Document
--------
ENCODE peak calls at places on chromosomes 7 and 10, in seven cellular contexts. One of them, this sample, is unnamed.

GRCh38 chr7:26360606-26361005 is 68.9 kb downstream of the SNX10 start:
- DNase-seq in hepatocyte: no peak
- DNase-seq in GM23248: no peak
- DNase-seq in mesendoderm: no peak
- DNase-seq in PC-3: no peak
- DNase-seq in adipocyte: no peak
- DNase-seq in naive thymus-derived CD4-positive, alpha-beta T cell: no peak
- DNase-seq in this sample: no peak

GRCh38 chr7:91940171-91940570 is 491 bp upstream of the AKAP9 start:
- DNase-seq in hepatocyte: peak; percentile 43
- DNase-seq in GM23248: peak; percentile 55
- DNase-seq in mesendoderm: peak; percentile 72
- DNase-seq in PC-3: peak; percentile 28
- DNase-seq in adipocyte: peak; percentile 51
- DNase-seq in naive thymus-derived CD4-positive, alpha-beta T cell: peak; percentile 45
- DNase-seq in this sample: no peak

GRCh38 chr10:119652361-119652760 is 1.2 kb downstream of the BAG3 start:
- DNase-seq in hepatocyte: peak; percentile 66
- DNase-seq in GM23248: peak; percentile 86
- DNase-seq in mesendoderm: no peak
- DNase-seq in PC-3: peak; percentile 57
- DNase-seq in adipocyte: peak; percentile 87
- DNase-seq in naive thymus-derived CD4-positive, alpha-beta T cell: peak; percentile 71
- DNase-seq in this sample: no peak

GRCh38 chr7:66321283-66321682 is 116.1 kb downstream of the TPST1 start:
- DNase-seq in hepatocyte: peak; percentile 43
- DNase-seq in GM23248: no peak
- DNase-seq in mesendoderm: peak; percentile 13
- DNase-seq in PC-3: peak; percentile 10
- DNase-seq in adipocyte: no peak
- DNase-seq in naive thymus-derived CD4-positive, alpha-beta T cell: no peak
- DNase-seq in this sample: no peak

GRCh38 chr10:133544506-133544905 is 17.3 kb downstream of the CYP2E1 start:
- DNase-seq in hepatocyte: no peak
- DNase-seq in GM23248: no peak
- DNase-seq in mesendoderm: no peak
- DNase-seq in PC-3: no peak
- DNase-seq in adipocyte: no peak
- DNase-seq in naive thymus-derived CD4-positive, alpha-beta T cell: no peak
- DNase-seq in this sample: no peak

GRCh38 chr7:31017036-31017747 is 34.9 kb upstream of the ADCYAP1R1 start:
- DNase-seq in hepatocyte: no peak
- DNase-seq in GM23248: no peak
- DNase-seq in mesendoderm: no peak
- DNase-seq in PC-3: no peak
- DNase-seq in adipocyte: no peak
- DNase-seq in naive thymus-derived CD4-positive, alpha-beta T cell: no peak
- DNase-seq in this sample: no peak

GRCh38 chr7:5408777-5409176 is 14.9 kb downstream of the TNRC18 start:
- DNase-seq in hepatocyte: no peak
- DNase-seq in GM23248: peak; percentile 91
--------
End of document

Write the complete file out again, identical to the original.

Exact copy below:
ENCODE peak calls at places on chromosomes 7 and 10, in seven cellular contexts. One of them, this sample, is unnamed.

GRCh38 chr7:26360606-26361005 is 68.9 kb downstream of the SNX10 start:
- DNase-seq in hepatocyte: no peak
- DNase-seq in GM23248: no peak
- DNase-seq in mesendoderm: no peak
- DNase-seq in PC-3: no peak
- DNase-seq in adipocyte: no peak
- DNase-seq in naive thymus-derived CD4-positive, alpha-beta T cell: no peak
- DNase-seq in this sample: no peak

GRCh38 chr7:91940171-91940570 is 491 bp upstream of the AKAP9 start:
- DNase-seq in hepatocyte: peak; percentile 43
- DNase-seq in GM23248: peak; percentile 55
- DNase-seq in mesendoderm: peak; percentile 72
- DNase-seq in PC-3: peak; percentile 28
- DNase-seq in adipocyte: peak; percentile 51
- DNase-seq in naive thymus-derived CD4-positive, alpha-beta T cell: peak; percentile 45
- DNase-seq in this sample: no peak

GRCh38 chr10:119652361-119652760 is 1.2 kb downstream of the BAG3 start:
- DNase-seq in hepatocyte: peak; percentile 66
- DNase-seq in GM23248: peak; percentile 86
- DNase-seq in mesendoderm: no peak
- DNase-seq in PC-3: peak; percentile 57
- DNase-seq in adipocyte: peak; percentile 87
- DNase-seq in naive thymus-derived CD4-positive, alpha-beta T cell: peak; percentile 71
- DNase-seq in this sample: no peak

GRCh38 chr7:66321283-66321682 is 116.1 kb downstream of the TPST1 start:
- DNase-seq in hepatocyte: peak; percentile 43
- DNase-seq in GM23248: no peak
- DNase-seq in mesendoderm: peak; percentile 13
- DNase-seq in PC-3: peak; percentile 10
- DNase-seq in adipocyte: no peak
- DNase-seq in naive thymus-derived CD4-positive, alpha-beta T cell: no peak
- DNase-seq in this sample: no peak

GRCh38 chr10:133544506-133544905 is 17.3 kb downstream of the CYP2E1 start:
- DNase-seq in hepatocyte: no peak
- DNase-seq in GM23248: no peak
- DNase-seq in mesendoderm: no peak
- DNase-seq in PC-3: no peak
- DNase-seq in adipocyte: no peak
- DNase-seq in naive thymus-derived CD4-positive, alpha-beta T cell: no peak
- DNase-seq in this sample: no peak

GRCh38 chr7:31017036-31017747 is 34.9 kb upstream of the ADCYAP1R1 start:
- DNase-seq in hepatocyte: no peak
- DNase-seq in GM23248: no peak
- DNase-seq in mesendoderm: no peak
- DNase-seq in PC-3: no peak
- DNase-seq in adipocyte: no peak
- DNase-seq in naive thymus-derived CD4-positive, alpha-beta T cell: no peak
- DNase-seq in this sample: no peak

GRCh38 chr7:5408777-5409176 is 14.9 kb downstream of the TNRC18 start:
- DNase-seq in hepatocyte: no peak
- DNase-seq in GM23248: peak; percentile 91